Updates to Google Sheets
I practiced Lesson 3 by implementing its Excel and Python parts in Google Sheets, I’m documenting here the experiments in case anyone is interested in tweaking some parameters and learning rates and see some plots reflecting those tweaks.
It is a also a resource in case anyone is interested in applying gradient descent with Google Sheets functions and try to fit a linear regression, a quadratic or the sum of 2 Rectified Linear Units (ReLU).
I agree that it is probably more useful to replicate these techniques with Python. The functions in Google Sheets may be getting a little big in order to achieve one iteration in one line. The reality is that the large functions (for loss and partial derivatives) are not written in one shot, they take multiple steps that are then grouped to avoid intermediate references. So they seem more complex that they are to create.
Anyway, the reason to publish this file and this post is based on the probability that they may become useful for someone at some point.
Google Sheets file:
Sheets in the Google Sheets file:
Quadratic Manual
In the “Quadratic Manual” sheet you can manually change the green values for a, b, c. We need to change them to minimize the Loss. We can also see the plot of how the predictions get close to the points generated (those points are created by a base function and some noise added).
You can also change the base function (in this case 3x²+2x+1) by changing the blue a, b, c values.
Quadratic GD
This sheet applies Gradient Descend to automatically find the values a, b, c that best fit the data points (base function + noise).
One plot shows how the parameters a, b and c change in each iteration.
The other has the data points, the first prediction (quadratic with first approximation to parameters) and the quadratic with the final iteration (blue squares predictions).
It is interesting to see the difference by changing the learning rate from 0.004
to 0.005
With a learning rate of 0.006 the model doesn’t converge to find the parameters.
We can see how a big learning rate makes the big jumps of parameters a and c, between the values that produces the minimum loss, without the precision to reach that minimum. So, if we delete the last iteration, we can see how the predictions are jumping between the result.
To add or delete iterations, use copy and paste between columns G and N. All the other parameters and plot are generated automatically. Each row has the functions that calculate the loss and derivatives. Pasting one row should made each parameter approximate to the ones that minimizes the loss.
(Except for the case with a learning rate too big, look at the derivatives jumping from about 500 to +500 for parameter a and similar for parameter c).
Quadratic Manual 2 ReLU
In this sheet you can try to find the best m1, b1, m2, b2 in order to make 2 ReLU fit the same (or other) quadratic equation.
Quadratic 2ReLU GD
Gradient descent is again applied to find the best m1, b1, m2, b2.
Begining with base parameters as 2.00, 2.00, 2.00, 1.00. And a learning rate of 0.015.
After 36 iterations (copying and pasting), we end up with a loss of 69.26 (For the points generated with noise, the fundamental 3x²+2x+1 has a loss of 55.48).
With this model iterations are very sensitive to the changes in the learning rate or in the first values we choose. For example, if we change the initial m1 from 2.00 to 1.00 we get a not so good result:
The model stabilizes as a full straight line with a loss of 762.62.
But if we now change the learning rate from 0.015 to 0.010, the parameters undulates a little, but then converge to a loss of 66.29.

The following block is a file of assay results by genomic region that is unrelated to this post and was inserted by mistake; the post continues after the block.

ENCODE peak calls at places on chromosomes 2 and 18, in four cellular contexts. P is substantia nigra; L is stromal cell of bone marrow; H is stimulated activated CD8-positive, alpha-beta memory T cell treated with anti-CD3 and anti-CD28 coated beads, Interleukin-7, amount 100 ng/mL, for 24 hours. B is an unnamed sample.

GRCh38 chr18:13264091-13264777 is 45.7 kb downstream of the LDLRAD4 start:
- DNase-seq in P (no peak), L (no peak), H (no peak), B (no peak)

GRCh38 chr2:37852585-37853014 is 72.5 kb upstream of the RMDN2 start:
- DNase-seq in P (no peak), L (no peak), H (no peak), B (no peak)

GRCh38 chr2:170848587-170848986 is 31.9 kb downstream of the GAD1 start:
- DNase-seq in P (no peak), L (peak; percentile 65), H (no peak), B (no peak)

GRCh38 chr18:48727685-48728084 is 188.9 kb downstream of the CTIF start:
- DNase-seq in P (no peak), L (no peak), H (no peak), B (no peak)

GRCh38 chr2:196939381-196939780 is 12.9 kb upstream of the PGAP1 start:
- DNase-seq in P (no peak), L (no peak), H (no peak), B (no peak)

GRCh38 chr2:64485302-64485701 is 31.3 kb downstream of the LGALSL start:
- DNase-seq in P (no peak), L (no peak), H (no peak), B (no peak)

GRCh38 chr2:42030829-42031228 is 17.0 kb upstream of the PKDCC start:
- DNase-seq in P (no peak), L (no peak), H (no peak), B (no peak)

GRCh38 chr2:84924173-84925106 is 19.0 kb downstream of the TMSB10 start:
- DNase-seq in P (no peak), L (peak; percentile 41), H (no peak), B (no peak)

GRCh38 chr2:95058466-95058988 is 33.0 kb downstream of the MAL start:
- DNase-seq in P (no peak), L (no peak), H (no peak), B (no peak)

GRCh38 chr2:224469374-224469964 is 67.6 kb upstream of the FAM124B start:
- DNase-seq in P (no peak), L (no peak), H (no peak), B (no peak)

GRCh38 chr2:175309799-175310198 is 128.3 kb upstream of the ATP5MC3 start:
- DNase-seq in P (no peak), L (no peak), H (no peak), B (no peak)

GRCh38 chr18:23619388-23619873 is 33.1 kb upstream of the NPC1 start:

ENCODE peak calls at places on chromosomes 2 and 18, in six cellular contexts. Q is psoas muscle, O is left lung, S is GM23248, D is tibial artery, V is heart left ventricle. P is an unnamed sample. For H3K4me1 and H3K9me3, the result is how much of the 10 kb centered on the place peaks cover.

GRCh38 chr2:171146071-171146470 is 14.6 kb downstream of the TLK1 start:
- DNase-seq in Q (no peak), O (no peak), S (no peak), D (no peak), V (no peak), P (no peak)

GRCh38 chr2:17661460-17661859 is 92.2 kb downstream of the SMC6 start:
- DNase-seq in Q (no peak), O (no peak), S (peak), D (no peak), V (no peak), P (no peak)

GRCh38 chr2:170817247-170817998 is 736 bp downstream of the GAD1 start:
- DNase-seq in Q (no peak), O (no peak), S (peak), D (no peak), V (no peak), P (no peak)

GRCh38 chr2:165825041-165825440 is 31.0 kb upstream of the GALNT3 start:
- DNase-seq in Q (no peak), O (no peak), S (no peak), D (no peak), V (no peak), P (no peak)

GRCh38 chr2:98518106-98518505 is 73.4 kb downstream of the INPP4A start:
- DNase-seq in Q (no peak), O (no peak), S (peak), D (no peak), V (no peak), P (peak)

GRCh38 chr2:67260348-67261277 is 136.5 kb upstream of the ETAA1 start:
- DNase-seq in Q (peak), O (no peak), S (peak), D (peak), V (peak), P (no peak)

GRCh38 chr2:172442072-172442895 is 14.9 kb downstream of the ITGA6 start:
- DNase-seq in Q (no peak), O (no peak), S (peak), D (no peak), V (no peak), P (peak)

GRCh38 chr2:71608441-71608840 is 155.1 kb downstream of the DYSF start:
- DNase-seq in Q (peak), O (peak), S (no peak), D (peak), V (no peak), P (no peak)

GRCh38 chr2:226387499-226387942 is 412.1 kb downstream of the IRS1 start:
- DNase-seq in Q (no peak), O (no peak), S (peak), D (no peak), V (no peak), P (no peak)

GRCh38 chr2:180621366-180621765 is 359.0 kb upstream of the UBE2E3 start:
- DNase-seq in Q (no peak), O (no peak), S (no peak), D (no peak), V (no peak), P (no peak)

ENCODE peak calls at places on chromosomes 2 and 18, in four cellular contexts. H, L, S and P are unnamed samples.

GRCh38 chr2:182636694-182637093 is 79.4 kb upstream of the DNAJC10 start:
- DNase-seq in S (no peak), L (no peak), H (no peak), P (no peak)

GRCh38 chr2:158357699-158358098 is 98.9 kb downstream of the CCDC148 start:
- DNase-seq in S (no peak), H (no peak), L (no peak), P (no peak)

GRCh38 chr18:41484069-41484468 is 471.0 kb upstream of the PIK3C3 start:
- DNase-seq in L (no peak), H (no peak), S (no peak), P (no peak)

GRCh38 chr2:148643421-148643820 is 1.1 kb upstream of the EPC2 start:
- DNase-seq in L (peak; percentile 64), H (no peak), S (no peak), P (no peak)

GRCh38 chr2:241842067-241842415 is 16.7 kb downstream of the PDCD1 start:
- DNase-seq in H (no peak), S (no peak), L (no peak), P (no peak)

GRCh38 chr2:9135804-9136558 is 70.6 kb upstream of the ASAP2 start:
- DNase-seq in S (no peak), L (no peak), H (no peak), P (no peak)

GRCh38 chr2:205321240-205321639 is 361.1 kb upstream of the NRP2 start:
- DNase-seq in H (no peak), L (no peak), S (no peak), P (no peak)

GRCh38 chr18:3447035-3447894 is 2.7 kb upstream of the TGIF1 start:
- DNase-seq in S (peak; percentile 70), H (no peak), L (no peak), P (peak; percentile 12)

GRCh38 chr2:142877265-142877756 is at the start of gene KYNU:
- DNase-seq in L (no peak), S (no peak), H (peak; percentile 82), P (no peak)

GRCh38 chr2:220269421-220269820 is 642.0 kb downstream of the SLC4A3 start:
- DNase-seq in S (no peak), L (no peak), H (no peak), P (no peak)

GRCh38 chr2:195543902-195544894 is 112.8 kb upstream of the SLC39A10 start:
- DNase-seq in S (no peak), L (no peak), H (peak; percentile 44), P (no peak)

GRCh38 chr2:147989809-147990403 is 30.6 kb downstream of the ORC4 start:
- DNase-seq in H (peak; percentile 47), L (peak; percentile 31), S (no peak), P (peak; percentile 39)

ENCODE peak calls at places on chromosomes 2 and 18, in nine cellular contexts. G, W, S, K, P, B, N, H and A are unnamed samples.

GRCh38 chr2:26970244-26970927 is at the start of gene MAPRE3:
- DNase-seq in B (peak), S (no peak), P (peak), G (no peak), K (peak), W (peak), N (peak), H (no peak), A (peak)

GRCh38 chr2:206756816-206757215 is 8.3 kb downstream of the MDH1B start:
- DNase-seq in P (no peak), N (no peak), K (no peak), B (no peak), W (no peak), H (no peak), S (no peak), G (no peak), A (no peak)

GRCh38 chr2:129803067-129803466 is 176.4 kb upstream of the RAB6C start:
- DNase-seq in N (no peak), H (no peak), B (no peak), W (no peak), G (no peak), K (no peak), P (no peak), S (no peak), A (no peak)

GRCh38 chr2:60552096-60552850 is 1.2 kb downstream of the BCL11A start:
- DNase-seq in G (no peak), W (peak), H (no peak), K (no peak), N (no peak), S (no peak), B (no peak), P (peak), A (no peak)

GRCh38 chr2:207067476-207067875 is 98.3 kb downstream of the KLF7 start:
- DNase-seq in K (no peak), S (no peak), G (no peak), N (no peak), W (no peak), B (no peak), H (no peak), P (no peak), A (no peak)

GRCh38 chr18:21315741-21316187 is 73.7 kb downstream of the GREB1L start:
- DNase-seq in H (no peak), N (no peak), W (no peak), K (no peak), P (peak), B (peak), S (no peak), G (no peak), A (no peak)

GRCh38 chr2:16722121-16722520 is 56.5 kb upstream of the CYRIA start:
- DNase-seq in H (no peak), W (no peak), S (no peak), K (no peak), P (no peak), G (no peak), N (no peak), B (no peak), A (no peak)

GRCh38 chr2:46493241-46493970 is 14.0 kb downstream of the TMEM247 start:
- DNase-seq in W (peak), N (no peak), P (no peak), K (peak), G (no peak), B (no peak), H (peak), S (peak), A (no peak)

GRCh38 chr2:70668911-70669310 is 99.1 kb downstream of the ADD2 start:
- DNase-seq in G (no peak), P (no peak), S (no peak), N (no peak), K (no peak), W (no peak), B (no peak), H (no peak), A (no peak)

And you can start trying learning rates of 0.01, 0.012, 0.013 and find the minimum loss (with all else equal).
You can also try more iterations by copy and pasting butween H and R columns.
Titanic 2ReLU [iter]
Here are two linear regressions, each with its own set of m1, m2, …, m9 and b1 parameters. Each iteration requires Google Sheets to calculate 20 derivatives. So changing some parameter or learning rate would need 20 derivatives for each iteration in the sheet. It takes about 1 minute for the 250 iterations that are defined in the sheet to update.
The model results and convergence gets very sensitive to the 20 different initial parameters an learning rates.
First try
With the following initial parameters:
m11 
m12 
m13 
m14 
m15 
m16 
m17 
m18 
m19 
b1 

m21 
m22 
m23 
m24 
m25 
m26 
m27 
m28 
m29 
b2 
0.48 
0.10 
0.03 
0.18 
0.35 
0.05 
0.51 
0.01 
0.05 
0.69 

0.00 
0.10 
0.10 
0.20 
0.40 
0.50 
1.00 
0.00 
1.00 
0.00 
And a “big” learning rate of 0.35, we can see the process gets unstable after iteration 50.
Second try
By only changing the learning rate to 0.19, the model converge and the “distribution” of final predictions looks more like the target distribution than the initial predictions:
Titanic 2ReLU [iter] Solver
The initial aproximations used in this sheet are copied from predictions made with Excel Solver. So here the model is starting with very good parameters. So the iterations are to fine tune the already good parameters.
But what if we start the tuning with a leraning rate of 0.19?
First try
As we can see, a very musical model, but not so good in converging.
Second try
With a learning rate of 0.11 and 250 iterations, we get a small reduction in the loss from 0.13530 to 0.13363.
The two parameters that changed the most in the 250 iterations were m12 and m22…
Conclusions
 Maybe not the best way to practice the concepts involved, but hopefully useful in some other ways.
 Would be fun to try some of the Sheets ideas or plots in python.
 Making this Sheet definitively gave me a good insight about gradient descent and ReLU.
 Tweaking the parameters in Sheets was a great way to see how changing a hyperparameter like the learning rate or the initial estimations of a parameter can affect the fitting process and its convergence.